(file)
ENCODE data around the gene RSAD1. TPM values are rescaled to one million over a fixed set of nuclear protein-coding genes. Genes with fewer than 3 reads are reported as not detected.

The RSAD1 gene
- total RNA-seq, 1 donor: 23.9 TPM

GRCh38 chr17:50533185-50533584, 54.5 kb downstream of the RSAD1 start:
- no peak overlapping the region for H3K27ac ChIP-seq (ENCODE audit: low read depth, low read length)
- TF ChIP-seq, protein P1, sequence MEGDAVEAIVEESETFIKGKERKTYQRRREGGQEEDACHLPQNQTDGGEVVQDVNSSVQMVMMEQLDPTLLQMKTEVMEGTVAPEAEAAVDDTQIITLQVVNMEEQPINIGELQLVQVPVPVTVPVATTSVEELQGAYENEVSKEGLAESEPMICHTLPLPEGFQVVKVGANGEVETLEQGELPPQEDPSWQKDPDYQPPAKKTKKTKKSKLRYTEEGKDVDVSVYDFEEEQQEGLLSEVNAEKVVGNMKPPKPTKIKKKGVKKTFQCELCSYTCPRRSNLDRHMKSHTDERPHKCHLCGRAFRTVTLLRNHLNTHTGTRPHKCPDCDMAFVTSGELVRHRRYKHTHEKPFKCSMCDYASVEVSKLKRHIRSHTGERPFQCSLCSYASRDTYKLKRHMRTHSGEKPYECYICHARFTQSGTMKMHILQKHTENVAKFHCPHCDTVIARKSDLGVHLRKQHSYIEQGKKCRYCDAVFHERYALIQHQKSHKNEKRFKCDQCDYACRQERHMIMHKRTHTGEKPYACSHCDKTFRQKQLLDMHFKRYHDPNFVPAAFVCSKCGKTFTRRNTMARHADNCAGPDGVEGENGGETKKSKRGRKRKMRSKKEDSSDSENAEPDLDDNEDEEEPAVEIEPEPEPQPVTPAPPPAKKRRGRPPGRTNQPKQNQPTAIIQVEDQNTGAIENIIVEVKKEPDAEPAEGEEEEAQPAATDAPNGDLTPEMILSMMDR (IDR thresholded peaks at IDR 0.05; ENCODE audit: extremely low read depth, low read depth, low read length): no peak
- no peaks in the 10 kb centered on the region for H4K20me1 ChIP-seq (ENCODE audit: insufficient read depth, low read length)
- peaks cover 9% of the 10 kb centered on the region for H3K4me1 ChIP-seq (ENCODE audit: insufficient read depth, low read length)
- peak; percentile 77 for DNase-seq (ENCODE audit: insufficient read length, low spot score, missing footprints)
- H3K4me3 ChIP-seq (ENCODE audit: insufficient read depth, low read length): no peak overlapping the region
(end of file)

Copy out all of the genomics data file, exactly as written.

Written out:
ENCODE data around the gene RSAD1. TPM values are rescaled to one million over a fixed set of nuclear protein-coding genes. Genes with fewer than 3 reads are reported as not detected.

The RSAD1 gene
- total RNA-seq, 1 donor: 23.9 TPM

GRCh38 chr17:50533185-50533584, 54.5 kb downstream of the RSAD1 start:
- no peak overlapping the region for H3K27ac ChIP-seq (ENCODE audit: low read depth, low read length)
- TF ChIP-seq, protein P1, sequence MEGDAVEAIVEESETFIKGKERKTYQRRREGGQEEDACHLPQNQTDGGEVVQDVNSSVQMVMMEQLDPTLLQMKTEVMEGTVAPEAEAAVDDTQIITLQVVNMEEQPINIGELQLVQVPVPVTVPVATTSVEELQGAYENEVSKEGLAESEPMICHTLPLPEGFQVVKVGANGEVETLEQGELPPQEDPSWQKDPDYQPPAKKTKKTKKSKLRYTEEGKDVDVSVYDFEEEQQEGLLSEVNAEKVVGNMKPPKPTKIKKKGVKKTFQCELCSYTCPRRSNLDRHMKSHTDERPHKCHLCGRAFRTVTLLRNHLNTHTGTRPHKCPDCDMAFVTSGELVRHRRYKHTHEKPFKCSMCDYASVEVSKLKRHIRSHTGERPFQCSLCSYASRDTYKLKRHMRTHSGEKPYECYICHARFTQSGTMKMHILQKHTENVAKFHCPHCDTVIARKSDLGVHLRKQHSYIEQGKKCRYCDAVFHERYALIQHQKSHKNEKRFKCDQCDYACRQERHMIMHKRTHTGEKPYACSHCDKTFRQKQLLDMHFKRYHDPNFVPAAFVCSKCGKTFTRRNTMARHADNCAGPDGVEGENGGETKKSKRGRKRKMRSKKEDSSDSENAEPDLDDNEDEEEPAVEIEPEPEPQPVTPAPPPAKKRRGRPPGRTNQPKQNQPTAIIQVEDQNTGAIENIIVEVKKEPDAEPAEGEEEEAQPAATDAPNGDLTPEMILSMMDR (IDR thresholded peaks at IDR 0.05; ENCODE audit: extremely low read depth, low read depth, low read length): no peak
- no peaks in the 10 kb centered on the region for H4K20me1 ChIP-seq (ENCODE audit: insufficient read depth, low read length)
- peaks cover 9% of the 10 kb centered on the region for H3K4me1 ChIP-seq (ENCODE audit: insufficient read depth, low read length)
- peak; percentile 77 for DNase-seq (ENCODE audit: insufficient read length, low spot score, missing footprints)
- H3K4me3 ChIP-seq (ENCODE audit: insufficient read depth, low read length): no peak overlapping the region